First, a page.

success in interfering in the 2016 election. you served in government. you dealt with national security threats for some time. if the president of the united states will not acknowledge the perpetrator and the seriousness of this, what is your confidence that this administration is going to fight this increased russian espionage? >> little confidence at all. clearly they are turning their back on this. the russians have always had an espionage effort here. that is not new. they feel emboldened by their success. some of this is retaliation. they are still angry that we kicked out diplomats and shut down spying compounds and some of it is the unpredictability of trump. it is buyers remorse. they are not sure which way he is going. to matt's excellent point, we have two elections coming up and this administration may not be on the winning side of russia's espionage efforts and
interference. >> this is the party of reagan. he built his name and reputation on soviet union tear down that wall. you have the turn among republican base now they view it more as a friend. deep doubts. explain to me the politics. it is a winner with his base. he portrays it as battle. that certainly is a winner for donald trump with his base. i do think when you are looking at politicatize is not uniformly across republican party which is why his scripted speech today actually had very tough language for russia and was exactly the kind of language that you would
expect the republican party establishment especially from the more hawkish side to put into a speech. that was on the prepared, vetted written speech. >> but when in a press conference and he is free wheeling with his own thoughts you get such a different side of what donald trump is thinking that is not at all in alignment with the republican -- >> no election meddling in his speech. >> exactly. you have a face-to-face tomorrow where trump can say whatever he wants. we know he has a briefing booked. we know he has prepared notes and talking points. in fact, when you look at previous meetings with russian foreign minister there were off the cuff remarks. >> i'm sure there are people who are just praying. sticks to the script. when he met russian foreign minister he is smiling with them taubing about firing the fbi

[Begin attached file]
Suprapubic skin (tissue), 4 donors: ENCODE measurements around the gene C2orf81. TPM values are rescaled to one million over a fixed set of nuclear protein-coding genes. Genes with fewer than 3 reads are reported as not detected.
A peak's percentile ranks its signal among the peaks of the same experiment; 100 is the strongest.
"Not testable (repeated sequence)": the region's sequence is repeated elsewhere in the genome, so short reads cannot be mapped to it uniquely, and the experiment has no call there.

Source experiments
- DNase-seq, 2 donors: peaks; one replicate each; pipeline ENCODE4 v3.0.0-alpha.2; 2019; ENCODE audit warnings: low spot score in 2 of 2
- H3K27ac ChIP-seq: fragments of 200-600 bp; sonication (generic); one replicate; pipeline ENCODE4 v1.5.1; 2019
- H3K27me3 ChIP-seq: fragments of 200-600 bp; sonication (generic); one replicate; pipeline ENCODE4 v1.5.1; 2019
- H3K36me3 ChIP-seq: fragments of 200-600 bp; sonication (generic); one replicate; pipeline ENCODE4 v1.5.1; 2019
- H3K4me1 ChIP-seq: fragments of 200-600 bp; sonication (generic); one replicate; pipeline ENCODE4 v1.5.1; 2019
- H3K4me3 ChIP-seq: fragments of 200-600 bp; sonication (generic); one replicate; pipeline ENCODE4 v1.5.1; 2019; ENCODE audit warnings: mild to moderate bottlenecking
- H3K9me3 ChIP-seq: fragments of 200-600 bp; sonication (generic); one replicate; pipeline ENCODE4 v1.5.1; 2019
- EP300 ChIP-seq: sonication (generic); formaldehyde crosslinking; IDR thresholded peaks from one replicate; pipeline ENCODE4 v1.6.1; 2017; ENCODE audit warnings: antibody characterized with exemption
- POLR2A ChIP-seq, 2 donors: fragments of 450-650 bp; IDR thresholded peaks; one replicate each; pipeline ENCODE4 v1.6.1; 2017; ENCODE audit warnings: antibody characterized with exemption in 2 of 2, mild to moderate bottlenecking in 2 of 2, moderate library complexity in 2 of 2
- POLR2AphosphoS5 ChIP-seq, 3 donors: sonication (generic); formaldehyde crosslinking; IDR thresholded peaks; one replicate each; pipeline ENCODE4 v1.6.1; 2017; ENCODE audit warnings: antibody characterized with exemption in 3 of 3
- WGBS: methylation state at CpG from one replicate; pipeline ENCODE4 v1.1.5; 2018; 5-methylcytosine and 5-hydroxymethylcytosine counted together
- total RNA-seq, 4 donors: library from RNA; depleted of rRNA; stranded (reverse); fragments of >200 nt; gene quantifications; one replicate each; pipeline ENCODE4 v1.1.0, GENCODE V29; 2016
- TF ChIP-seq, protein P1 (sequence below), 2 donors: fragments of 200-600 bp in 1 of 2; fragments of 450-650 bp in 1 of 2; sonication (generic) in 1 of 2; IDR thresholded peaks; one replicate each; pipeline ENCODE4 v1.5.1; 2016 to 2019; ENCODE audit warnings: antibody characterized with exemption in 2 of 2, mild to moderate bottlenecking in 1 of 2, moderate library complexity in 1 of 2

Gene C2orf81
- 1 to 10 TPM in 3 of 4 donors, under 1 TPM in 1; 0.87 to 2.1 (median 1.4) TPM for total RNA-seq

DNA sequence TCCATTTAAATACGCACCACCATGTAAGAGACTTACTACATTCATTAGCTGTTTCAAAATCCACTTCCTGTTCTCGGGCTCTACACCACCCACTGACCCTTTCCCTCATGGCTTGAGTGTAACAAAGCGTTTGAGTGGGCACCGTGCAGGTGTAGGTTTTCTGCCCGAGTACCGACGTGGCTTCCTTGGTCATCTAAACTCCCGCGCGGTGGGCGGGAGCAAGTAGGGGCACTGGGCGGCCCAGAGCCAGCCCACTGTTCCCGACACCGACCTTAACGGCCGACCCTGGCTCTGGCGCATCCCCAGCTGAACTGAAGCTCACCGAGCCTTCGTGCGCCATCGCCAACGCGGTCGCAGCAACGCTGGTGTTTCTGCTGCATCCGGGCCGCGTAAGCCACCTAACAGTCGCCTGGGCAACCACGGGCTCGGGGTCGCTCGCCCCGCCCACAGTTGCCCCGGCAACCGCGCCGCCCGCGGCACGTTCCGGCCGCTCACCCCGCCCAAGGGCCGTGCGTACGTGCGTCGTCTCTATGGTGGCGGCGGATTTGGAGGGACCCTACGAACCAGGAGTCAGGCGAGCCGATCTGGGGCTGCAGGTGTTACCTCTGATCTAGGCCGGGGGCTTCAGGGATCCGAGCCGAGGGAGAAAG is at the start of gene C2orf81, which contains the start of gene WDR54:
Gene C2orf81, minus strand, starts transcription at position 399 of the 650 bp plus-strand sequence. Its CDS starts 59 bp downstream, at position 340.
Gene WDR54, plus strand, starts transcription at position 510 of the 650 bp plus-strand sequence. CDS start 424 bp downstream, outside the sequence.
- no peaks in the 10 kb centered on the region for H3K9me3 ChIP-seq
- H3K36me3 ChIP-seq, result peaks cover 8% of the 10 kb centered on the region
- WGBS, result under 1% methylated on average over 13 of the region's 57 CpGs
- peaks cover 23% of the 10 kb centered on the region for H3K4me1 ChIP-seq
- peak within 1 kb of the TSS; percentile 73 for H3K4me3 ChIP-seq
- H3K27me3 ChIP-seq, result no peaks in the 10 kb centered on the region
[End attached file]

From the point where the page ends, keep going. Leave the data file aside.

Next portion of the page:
director. they don't want a repeat of that. trump does kind of go off the script and putin is really good at working with people. putin this is smaller than we thought it was going to be. i thought it was going to be what i had seen in the past when you have eight, ten people at the table. now it is going to be the two presidents and their foreign ministers and maybe a note taker or two. that gives him more freedom and i think that is dangerous. >> matt makes an excellent point about vladimir putin being able to charm president trump. he complimented trump, praised him, said he was very smart and trump responded he must be a smart guy and responded positively to that. >> listen, rebecca, john, david, matt, thanks as always. stay with us. there's more right after this. (vo) when you wake up with
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when heartburn hits fight back fast with new tums chewy bites. fast relief in every bite. crunchy outside. chewy inside. tum tum tum tum new tums chewy bites. this sunday night cnn presents the new original series the '90s, exploring the decade that brought us the clintons, nirvana, seinfeld and the o.j. simpson trial. >> the o.j. simpson case was such a national phenomenon that those of us who were covering it just lived this case 24 hours a day because there was so much demand for people to hear about it. >> as simpson struggled to slide the gloves on to his hands and turned towards jurors saying, they're too small, prosecutors